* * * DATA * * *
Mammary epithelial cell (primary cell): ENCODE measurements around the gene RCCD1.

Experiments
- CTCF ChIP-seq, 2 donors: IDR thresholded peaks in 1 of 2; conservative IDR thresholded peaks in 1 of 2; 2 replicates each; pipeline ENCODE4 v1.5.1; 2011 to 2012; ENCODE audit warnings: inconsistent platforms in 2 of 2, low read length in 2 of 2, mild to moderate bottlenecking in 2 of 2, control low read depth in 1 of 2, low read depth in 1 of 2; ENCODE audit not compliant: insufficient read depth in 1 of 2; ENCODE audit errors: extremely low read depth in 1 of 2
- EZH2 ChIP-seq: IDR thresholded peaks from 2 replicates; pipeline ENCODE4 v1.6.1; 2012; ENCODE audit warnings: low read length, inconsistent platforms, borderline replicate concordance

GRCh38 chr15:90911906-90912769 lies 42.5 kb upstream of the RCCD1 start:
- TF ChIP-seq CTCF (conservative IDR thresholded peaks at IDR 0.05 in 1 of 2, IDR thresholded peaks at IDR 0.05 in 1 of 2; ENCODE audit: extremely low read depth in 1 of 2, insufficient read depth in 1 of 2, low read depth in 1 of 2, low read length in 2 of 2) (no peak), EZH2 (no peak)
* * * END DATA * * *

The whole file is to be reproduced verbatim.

Mammary epithelial cell (primary cell): ENCODE measurements around the gene RCCD1.

Experiments
- CTCF ChIP-seq, 2 donors: IDR thresholded peaks in 1 of 2; conservative IDR thresholded peaks in 1 of 2; 2 replicates each; pipeline ENCODE4 v1.5.1; 2011 to 2012; ENCODE audit warnings: inconsistent platforms in 2 of 2, low read length in 2 of 2, mild to moderate bottlenecking in 2 of 2, control low read depth in 1 of 2, low read depth in 1 of 2; ENCODE audit not compliant: insufficient read depth in 1 of 2; ENCODE audit errors: extremely low read depth in 1 of 2
- EZH2 ChIP-seq: IDR thresholded peaks from 2 replicates; pipeline ENCODE4 v1.6.1; 2012; ENCODE audit warnings: low read length, inconsistent platforms, borderline replicate concordance

GRCh38 chr15:90911906-90912769 lies 42.5 kb upstream of the RCCD1 start:
- TF ChIP-seq CTCF (conservative IDR thresholded peaks at IDR 0.05 in 1 of 2, IDR thresholded peaks at IDR 0.05 in 1 of 2; ENCODE audit: extremely low read depth in 1 of 2, insufficient read depth in 1 of 2, low read depth in 1 of 2, low read length in 2 of 2) (no peak), EZH2 (no peak)